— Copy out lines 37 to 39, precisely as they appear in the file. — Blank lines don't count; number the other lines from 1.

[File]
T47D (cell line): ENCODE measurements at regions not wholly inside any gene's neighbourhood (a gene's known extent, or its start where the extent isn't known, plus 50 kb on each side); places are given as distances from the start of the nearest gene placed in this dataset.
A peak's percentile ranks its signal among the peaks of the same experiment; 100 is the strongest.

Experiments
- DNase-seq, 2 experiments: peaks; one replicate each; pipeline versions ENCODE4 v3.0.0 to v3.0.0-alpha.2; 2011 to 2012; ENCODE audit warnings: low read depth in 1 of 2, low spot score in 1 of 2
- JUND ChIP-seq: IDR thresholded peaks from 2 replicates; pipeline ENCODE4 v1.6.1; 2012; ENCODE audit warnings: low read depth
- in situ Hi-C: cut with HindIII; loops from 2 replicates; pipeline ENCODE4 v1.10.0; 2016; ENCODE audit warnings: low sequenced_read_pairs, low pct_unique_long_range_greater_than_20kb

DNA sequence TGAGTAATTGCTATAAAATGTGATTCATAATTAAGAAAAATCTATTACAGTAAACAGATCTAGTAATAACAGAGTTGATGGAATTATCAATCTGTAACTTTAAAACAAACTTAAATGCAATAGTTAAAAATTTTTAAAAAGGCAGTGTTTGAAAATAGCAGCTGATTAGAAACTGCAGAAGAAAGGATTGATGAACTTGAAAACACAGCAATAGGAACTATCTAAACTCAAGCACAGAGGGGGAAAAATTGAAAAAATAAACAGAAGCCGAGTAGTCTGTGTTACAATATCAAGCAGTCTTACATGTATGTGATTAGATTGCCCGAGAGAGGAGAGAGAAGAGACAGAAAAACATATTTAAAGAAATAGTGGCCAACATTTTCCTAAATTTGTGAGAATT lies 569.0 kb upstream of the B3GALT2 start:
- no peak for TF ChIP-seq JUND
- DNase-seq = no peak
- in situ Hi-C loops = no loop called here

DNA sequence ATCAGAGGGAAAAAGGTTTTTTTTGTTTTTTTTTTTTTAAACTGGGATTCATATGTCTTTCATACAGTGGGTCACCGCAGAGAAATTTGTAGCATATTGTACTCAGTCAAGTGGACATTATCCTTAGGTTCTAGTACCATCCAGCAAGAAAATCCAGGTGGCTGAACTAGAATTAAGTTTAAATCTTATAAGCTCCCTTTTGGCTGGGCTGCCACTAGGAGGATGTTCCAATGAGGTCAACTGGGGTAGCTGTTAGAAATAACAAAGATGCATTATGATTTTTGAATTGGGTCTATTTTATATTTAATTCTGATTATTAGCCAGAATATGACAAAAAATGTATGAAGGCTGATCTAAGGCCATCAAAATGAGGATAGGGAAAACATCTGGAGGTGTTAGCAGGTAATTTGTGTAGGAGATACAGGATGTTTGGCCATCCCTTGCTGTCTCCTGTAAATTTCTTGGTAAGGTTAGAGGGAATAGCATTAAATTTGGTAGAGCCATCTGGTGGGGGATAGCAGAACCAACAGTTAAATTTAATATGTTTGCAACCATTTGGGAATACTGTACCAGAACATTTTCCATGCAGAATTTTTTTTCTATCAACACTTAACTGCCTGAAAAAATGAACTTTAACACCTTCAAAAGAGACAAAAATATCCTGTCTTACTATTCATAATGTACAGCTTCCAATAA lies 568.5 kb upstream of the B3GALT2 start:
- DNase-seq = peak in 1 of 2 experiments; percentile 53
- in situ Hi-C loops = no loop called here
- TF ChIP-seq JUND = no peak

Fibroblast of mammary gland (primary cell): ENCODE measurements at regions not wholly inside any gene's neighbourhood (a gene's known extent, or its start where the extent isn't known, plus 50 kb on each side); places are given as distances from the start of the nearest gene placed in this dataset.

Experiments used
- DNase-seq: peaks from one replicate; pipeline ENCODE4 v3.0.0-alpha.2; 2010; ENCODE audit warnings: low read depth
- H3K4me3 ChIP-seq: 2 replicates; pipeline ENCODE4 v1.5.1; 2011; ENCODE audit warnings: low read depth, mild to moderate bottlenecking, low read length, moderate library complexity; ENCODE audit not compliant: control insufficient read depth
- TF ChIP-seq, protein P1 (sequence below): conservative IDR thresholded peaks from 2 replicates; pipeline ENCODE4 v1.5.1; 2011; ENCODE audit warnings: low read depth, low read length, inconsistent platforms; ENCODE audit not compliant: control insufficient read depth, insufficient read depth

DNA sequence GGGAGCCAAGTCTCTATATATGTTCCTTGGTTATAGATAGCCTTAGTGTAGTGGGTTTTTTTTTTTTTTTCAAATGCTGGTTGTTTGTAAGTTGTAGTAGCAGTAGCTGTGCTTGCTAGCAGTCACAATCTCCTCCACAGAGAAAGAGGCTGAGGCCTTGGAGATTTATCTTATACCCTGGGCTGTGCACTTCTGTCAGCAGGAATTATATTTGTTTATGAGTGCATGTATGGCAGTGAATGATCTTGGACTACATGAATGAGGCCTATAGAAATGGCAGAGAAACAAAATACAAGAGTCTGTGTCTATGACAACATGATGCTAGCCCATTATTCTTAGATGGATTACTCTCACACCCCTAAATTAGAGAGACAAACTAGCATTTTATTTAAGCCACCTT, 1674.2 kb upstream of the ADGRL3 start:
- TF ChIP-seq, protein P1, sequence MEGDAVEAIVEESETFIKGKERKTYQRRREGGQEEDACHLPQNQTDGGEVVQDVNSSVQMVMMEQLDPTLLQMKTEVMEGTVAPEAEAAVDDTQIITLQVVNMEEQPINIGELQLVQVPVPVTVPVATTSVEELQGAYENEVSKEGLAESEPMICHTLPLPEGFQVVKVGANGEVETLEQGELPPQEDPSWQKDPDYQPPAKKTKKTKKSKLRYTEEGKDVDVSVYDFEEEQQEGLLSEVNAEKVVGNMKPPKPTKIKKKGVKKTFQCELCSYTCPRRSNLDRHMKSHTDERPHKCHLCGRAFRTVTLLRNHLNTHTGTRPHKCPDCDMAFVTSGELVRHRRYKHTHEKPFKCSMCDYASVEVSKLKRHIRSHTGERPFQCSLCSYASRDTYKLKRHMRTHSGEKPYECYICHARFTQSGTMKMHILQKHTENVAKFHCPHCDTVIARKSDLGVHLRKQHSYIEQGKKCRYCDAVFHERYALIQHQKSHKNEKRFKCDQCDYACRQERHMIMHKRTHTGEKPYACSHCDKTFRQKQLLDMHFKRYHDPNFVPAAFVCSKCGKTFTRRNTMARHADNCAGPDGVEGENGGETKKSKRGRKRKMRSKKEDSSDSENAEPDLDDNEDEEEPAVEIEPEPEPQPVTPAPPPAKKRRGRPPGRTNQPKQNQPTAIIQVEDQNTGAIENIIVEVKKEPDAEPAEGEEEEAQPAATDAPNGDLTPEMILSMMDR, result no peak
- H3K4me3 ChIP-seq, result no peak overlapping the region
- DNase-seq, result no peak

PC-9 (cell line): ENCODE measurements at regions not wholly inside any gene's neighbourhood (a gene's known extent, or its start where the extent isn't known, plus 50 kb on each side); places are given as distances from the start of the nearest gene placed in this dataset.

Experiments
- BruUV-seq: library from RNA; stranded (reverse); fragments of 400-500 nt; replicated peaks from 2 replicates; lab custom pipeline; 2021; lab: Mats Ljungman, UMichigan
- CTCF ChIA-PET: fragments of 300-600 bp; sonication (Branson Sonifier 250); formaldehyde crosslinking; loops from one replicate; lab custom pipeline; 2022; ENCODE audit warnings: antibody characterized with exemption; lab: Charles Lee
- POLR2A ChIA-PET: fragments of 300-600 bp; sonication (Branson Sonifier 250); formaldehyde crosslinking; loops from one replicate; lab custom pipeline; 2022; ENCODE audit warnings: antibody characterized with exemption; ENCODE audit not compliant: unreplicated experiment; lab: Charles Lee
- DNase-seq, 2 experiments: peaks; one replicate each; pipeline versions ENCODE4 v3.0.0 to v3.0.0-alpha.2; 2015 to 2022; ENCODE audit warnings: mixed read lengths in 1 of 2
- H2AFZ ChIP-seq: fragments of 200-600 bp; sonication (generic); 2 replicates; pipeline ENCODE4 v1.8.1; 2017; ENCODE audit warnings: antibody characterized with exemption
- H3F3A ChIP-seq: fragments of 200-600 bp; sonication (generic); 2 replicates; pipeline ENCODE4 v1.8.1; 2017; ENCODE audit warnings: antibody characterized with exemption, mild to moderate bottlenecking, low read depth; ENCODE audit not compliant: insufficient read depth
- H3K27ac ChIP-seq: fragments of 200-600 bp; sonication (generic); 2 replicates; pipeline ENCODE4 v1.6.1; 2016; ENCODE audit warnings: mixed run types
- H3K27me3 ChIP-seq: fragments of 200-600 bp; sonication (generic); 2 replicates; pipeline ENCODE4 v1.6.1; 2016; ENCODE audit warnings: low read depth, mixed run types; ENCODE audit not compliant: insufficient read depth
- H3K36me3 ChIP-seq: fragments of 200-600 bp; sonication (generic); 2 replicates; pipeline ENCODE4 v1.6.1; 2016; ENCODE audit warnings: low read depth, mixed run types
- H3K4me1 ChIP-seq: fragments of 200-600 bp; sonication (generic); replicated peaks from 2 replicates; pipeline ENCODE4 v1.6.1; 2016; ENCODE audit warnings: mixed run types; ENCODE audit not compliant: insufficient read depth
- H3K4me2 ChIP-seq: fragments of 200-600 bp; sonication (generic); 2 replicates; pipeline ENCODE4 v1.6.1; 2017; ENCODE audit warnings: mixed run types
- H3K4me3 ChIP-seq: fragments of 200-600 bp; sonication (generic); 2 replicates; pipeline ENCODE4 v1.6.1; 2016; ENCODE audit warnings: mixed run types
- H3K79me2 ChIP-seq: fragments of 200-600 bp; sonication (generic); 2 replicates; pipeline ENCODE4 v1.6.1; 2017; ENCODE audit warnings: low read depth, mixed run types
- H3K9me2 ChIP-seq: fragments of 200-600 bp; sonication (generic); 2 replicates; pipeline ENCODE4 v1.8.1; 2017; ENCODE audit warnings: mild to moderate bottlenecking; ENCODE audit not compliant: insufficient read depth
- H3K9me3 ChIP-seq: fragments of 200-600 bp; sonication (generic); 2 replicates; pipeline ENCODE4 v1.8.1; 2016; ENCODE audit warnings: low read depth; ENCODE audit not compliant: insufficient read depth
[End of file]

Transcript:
- H3K4me3 ChIP-seq: fragments of 200-600 bp; sonication (generic); 2 replicates; pipeline ENCODE4 v1.6.1; 2016; ENCODE audit warnings: mixed run types
- H3K79me2 ChIP-seq: fragments of 200-600 bp; sonication (generic); 2 replicates; pipeline ENCODE4 v1.6.1; 2017; ENCODE audit warnings: low read depth, mixed run types
- H3K9me2 ChIP-seq: fragments of 200-600 bp; sonication (generic); 2 replicates; pipeline ENCODE4 v1.8.1; 2017; ENCODE audit warnings: mild to moderate bottlenecking; ENCODE audit not compliant: insufficient read depth